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Navigating smoke

Given the many forest fires that have been burning out of control in the western U.S. I have received many inquiries about how to deal with smoke from an aviation perspective. First and foremost, smoke can present a hazard to all pilots, but especially those flying under visual flight rules (VFR).

Pyrocumulus near Los Angeles (photo provided by Chris O'brien)

Smoke lowers visibility, not only at the surface, but aloft as well. It is not usual for smoke to lower flight and surface visibility to below 1 statute mile which makes flying VFR dangerous. Even under instrument flight rules (IFR), visibility may be in the low IFR flight category and below published minimums for some airports. Even more concerning is flying at night and in mountainous terrain.


So what's a pilot to do? Of course, if you don't have to fly, that's likely the best option. Second, if you do decide to make the flight it's best to be on an instrument flight plan (VFR not recommended). Also, if you have oxygen on board, consider using it even below 10,000 feet. In fact, wearing an oxygen mask is always a good approach. All smoke contains some levels of carbon monoxide, carbon dioxide and other particulate matter. Hemoglobin bonds with carbon monoxide 200 times more readily than it bonds with oxygen and often produces hypemic hypoxia. Depending on what is actually burning at the surface, smoke can contain a variety of different chemicals, including aldehydes, acid gases, sulfur dioxide, nitrogen oxides, polycyclic aromatic hydrocarbons (PAHs), benzene, toluene, styrene, metals and dioxins. None of these are good to breathe especially if you have health issues (also consider your passenger's health).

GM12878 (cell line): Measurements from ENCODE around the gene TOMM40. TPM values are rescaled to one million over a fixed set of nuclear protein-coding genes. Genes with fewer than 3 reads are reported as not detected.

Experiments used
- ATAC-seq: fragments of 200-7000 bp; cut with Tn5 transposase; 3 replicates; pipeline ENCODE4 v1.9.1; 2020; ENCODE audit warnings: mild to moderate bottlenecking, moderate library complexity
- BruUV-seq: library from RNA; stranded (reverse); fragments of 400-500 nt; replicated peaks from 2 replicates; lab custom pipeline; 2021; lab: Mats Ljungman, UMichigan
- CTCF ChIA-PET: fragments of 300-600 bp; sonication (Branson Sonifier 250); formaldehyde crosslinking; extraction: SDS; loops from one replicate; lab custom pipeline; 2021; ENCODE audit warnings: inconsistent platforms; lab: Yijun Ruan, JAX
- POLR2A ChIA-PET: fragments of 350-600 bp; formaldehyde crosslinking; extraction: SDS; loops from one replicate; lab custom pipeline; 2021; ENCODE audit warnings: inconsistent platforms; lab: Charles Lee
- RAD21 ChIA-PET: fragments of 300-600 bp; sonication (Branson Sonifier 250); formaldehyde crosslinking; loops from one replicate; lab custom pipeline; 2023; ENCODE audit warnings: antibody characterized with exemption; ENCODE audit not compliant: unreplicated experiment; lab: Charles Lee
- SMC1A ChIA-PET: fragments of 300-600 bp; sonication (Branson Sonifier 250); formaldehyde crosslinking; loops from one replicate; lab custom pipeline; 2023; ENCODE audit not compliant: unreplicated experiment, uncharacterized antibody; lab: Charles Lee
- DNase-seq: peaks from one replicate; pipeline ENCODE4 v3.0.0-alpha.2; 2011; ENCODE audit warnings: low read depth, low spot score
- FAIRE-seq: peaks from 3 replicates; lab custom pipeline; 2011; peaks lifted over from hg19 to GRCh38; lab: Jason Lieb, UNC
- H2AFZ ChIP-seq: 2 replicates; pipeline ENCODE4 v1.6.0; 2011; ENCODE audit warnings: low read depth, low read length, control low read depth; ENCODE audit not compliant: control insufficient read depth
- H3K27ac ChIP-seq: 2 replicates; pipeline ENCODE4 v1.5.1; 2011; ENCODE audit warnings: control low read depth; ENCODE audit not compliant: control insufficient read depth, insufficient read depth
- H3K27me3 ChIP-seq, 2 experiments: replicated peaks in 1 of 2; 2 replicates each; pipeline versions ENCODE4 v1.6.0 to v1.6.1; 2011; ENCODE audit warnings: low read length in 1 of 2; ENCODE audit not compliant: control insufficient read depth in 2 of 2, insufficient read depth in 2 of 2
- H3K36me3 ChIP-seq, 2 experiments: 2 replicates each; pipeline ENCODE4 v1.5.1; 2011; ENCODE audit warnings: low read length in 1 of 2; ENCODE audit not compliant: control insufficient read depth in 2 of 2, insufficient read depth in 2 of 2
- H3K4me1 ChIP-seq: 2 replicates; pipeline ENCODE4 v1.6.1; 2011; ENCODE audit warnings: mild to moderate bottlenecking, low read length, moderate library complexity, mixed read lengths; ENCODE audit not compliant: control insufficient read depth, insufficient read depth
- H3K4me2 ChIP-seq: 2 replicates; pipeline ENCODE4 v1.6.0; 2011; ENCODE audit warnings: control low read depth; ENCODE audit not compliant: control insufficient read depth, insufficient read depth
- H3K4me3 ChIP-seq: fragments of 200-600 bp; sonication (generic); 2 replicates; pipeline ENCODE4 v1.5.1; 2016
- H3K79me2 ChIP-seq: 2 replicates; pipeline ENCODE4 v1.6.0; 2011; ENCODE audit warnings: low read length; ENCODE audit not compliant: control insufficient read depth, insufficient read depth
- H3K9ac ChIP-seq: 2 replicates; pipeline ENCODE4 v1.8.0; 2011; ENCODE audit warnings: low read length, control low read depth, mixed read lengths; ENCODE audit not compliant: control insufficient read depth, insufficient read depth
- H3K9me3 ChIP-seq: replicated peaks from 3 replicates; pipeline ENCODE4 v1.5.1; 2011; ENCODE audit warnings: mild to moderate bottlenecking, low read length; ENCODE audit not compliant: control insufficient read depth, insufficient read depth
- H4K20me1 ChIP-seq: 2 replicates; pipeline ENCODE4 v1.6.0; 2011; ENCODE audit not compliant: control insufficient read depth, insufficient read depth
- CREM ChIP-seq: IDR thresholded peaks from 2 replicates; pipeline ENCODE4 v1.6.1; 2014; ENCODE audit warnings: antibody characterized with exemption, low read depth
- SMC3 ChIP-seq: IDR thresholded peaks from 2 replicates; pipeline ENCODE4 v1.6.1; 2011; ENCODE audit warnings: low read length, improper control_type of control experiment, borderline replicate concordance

The smoke starts off as eddies in the boundary layer. But then some of that air gets mixed further up above the boundary layer into the free atmosphere, and then it encounters stronger horizontal winds. Smoke can travel thousands of miles. In fact, some of the smoke from the western fires has even reached the east coast at this point, albeit, in low concentrations of particles.


In the early morning hours the atmosphere around the regions where the fires are burning is often fairly stable near the surface. That will trap some of the smoke keeping it close to the surface. The fires burn so hot that they often produce their own convective updrafts along with "clouds" called pyrocumulus, pyrocumulus congestus flammagenitus and